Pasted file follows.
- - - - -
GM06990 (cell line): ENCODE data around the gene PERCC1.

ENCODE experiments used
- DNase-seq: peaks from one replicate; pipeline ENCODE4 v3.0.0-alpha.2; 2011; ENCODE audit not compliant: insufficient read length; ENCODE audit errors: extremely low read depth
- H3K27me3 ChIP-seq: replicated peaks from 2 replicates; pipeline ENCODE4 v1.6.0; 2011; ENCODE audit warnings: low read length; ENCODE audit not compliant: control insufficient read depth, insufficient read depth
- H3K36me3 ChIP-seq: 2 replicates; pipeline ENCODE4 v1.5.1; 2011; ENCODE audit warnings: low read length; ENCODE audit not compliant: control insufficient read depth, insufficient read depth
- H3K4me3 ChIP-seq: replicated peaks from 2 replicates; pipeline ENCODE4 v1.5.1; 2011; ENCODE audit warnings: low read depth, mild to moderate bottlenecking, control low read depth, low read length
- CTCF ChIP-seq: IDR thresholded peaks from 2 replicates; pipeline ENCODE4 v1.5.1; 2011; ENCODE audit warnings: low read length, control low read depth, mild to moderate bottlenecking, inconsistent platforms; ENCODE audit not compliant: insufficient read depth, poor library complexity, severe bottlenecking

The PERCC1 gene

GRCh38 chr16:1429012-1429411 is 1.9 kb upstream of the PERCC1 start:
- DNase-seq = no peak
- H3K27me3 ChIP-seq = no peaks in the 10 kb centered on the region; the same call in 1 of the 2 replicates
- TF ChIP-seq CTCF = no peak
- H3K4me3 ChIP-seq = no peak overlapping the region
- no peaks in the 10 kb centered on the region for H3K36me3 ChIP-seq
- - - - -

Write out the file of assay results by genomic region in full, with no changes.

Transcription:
GM06990 (cell line): ENCODE data around the gene PERCC1.

ENCODE experiments used
- DNase-seq: peaks from one replicate; pipeline ENCODE4 v3.0.0-alpha.2; 2011; ENCODE audit not compliant: insufficient read length; ENCODE audit errors: extremely low read depth
- H3K27me3 ChIP-seq: replicated peaks from 2 replicates; pipeline ENCODE4 v1.6.0; 2011; ENCODE audit warnings: low read length; ENCODE audit not compliant: control insufficient read depth, insufficient read depth
- H3K36me3 ChIP-seq: 2 replicates; pipeline ENCODE4 v1.5.1; 2011; ENCODE audit warnings: low read length; ENCODE audit not compliant: control insufficient read depth, insufficient read depth
- H3K4me3 ChIP-seq: replicated peaks from 2 replicates; pipeline ENCODE4 v1.5.1; 2011; ENCODE audit warnings: low read depth, mild to moderate bottlenecking, control low read depth, low read length
- CTCF ChIP-seq: IDR thresholded peaks from 2 replicates; pipeline ENCODE4 v1.5.1; 2011; ENCODE audit warnings: low read length, control low read depth, mild to moderate bottlenecking, inconsistent platforms; ENCODE audit not compliant: insufficient read depth, poor library complexity, severe bottlenecking

The PERCC1 gene

GRCh38 chr16:1429012-1429411 is 1.9 kb upstream of the PERCC1 start:
- DNase-seq = no peak
- H3K27me3 ChIP-seq = no peaks in the 10 kb centered on the region; the same call in 1 of the 2 replicates
- TF ChIP-seq CTCF = no peak
- H3K4me3 ChIP-seq = no peak overlapping the region
- no peaks in the 10 kb centered on the region for H3K36me3 ChIP-seq